What is a Total Lunar Eclipse?
During a total lunar eclipse, the earth’s shadow falls across the moon’s face as the earth moves between the moon and the sun, and the moon is completely covered by earth shadow. The moon and the sun will then be lining up on exactly opposite sides of our planet.
This will be a total eclipse of the full moon and will also be a Super Moon which is when the moon is at its closest point to the earth. The moon will pass through the earth’s shadow. The earth’s shadow is made up of two cone shaped components. The outer shadow is where the earth blocks part of the sun’s rays while the inner shadow, known as the umbra, is where the earth blocks all direct sunlight from reaching the moon.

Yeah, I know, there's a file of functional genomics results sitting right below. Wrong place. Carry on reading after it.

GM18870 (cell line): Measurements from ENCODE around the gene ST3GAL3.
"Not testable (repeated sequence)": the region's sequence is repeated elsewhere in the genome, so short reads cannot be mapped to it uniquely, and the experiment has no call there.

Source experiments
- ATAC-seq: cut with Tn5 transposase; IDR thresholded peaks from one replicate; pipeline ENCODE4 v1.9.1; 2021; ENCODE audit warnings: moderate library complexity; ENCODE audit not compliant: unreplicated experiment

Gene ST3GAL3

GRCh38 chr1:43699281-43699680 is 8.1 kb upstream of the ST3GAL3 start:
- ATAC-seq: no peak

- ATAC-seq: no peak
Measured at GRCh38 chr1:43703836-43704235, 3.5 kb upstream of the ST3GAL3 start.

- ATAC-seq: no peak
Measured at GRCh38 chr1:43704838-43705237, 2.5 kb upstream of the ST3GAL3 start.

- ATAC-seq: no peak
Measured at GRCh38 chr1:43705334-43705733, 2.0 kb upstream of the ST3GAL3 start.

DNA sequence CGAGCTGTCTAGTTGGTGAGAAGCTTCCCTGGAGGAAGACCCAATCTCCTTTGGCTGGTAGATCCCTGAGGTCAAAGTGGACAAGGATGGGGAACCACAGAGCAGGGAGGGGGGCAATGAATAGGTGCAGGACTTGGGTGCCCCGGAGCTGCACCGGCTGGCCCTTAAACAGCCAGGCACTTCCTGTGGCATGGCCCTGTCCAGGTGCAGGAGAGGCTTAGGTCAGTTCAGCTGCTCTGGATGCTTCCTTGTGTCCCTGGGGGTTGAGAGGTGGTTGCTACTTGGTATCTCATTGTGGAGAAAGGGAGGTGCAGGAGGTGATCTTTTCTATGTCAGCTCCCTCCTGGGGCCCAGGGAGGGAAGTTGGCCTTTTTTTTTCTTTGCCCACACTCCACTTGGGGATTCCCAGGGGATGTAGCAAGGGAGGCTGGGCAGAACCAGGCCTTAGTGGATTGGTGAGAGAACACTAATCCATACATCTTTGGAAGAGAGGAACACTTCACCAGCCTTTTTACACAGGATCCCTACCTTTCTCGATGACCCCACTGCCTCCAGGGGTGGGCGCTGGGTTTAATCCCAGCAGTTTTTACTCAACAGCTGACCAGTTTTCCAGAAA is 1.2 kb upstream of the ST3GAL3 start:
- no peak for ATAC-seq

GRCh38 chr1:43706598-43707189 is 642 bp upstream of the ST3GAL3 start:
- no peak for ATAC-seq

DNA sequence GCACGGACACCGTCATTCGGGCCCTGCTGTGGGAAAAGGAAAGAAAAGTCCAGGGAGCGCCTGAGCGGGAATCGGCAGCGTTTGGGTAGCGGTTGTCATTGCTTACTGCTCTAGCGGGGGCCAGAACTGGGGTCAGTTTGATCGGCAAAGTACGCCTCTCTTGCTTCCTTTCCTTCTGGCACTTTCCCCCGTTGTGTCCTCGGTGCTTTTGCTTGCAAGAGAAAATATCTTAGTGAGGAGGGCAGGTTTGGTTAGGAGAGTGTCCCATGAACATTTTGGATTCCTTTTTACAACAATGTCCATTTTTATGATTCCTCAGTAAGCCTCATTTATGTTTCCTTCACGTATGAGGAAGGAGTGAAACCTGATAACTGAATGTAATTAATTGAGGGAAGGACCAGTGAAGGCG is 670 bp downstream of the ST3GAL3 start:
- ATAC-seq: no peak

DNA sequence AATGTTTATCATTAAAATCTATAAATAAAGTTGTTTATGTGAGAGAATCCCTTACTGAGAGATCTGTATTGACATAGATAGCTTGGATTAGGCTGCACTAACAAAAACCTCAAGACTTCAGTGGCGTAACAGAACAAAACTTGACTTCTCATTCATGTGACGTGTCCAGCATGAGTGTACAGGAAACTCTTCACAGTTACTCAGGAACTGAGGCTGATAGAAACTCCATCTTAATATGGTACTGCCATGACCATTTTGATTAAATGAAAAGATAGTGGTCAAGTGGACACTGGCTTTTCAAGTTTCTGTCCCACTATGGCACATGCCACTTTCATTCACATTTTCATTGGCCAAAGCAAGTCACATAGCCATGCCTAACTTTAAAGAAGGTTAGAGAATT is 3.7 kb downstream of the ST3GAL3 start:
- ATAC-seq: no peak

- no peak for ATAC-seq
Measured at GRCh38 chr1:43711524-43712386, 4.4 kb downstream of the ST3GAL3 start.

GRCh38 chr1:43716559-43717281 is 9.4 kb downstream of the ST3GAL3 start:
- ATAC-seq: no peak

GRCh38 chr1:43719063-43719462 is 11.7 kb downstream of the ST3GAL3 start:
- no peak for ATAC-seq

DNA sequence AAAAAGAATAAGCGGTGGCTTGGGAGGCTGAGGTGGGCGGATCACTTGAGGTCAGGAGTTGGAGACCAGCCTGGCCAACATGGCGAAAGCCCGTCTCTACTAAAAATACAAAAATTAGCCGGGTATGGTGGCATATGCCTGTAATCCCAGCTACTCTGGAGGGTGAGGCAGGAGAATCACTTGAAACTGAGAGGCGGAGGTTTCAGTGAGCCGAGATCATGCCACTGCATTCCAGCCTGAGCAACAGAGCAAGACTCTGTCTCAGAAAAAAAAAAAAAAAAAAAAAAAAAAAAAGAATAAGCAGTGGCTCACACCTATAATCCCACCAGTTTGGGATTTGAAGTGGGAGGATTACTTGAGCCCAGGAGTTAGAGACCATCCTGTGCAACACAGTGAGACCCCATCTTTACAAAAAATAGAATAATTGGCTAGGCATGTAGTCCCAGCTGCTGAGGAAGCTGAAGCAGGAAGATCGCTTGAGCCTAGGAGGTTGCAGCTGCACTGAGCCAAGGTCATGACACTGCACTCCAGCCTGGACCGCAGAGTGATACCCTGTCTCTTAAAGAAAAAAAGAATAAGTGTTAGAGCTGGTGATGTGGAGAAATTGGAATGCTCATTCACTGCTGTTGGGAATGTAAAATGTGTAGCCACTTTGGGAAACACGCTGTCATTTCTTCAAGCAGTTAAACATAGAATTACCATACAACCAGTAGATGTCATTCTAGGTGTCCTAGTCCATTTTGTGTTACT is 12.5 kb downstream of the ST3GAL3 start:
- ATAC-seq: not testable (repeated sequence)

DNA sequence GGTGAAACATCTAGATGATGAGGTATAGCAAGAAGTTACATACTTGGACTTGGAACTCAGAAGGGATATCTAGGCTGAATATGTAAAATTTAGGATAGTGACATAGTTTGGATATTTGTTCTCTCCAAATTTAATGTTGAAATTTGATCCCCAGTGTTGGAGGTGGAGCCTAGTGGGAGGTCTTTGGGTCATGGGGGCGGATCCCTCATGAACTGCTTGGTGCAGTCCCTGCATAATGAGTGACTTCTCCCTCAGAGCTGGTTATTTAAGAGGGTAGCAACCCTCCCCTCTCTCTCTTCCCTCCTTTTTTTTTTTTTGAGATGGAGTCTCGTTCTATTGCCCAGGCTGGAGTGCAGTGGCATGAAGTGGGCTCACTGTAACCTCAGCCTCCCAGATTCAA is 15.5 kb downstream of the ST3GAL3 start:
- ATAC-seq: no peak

According to NASA, if you make a point of watching the event tonight you may be in for a treat. A total eclipse of the moon can often be a beautiful and interesting event. There can be a number of secondary phenomena, especially during the time that the moon is entering and then emerging from the earth shadow. This is why it is called a “Super Flower Blood Moon”.
When to see the Total Lunar Eclipse
The blood moon stage will occur at peak totality, which tonight will be at 11:16 GMT.
The total lunar eclipse will be fully visible along the East Coast of Australia. The event will begin at 6:47 PM Brisbane time and reach the maximum eclipse at 9:18 PM Brisbane time. The eclipse will finish at 11:49 PM and the total duration will be 5 hours and two minutes.
Try not to miss this exciting and unique event, being a total eclipse of a supermoon, the first since January 2019.